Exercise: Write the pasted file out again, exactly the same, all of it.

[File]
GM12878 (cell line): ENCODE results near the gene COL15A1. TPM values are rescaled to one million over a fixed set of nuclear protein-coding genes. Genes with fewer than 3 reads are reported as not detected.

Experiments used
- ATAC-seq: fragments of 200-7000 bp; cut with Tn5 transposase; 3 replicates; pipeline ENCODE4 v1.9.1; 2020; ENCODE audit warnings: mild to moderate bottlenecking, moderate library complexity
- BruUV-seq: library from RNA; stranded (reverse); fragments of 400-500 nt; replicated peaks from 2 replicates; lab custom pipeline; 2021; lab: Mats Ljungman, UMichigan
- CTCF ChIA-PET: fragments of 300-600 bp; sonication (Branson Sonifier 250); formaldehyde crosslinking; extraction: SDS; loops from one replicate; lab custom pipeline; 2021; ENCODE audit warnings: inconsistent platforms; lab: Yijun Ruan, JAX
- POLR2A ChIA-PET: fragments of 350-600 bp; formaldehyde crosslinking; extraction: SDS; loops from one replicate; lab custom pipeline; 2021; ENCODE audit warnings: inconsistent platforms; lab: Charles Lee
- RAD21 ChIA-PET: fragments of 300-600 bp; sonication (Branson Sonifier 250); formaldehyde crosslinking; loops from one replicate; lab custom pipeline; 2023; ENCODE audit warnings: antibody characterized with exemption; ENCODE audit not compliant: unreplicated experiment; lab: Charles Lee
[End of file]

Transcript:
GM12878 (cell line): ENCODE results near the gene COL15A1. TPM values are rescaled to one million over a fixed set of nuclear protein-coding genes. Genes with fewer than 3 reads are reported as not detected.

Experiments used
- ATAC-seq: fragments of 200-7000 bp; cut with Tn5 transposase; 3 replicates; pipeline ENCODE4 v1.9.1; 2020; ENCODE audit warnings: mild to moderate bottlenecking, moderate library complexity
- BruUV-seq: library from RNA; stranded (reverse); fragments of 400-500 nt; replicated peaks from 2 replicates; lab custom pipeline; 2021; lab: Mats Ljungman, UMichigan
- CTCF ChIA-PET: fragments of 300-600 bp; sonication (Branson Sonifier 250); formaldehyde crosslinking; extraction: SDS; loops from one replicate; lab custom pipeline; 2021; ENCODE audit warnings: inconsistent platforms; lab: Yijun Ruan, JAX
- POLR2A ChIA-PET: fragments of 350-600 bp; formaldehyde crosslinking; extraction: SDS; loops from one replicate; lab custom pipeline; 2021; ENCODE audit warnings: inconsistent platforms; lab: Charles Lee
- RAD21 ChIA-PET: fragments of 300-600 bp; sonication (Branson Sonifier 250); formaldehyde crosslinking; loops from one replicate; lab custom pipeline; 2023; ENCODE audit warnings: antibody characterized with exemption; ENCODE audit not compliant: unreplicated experiment; lab: Charles Lee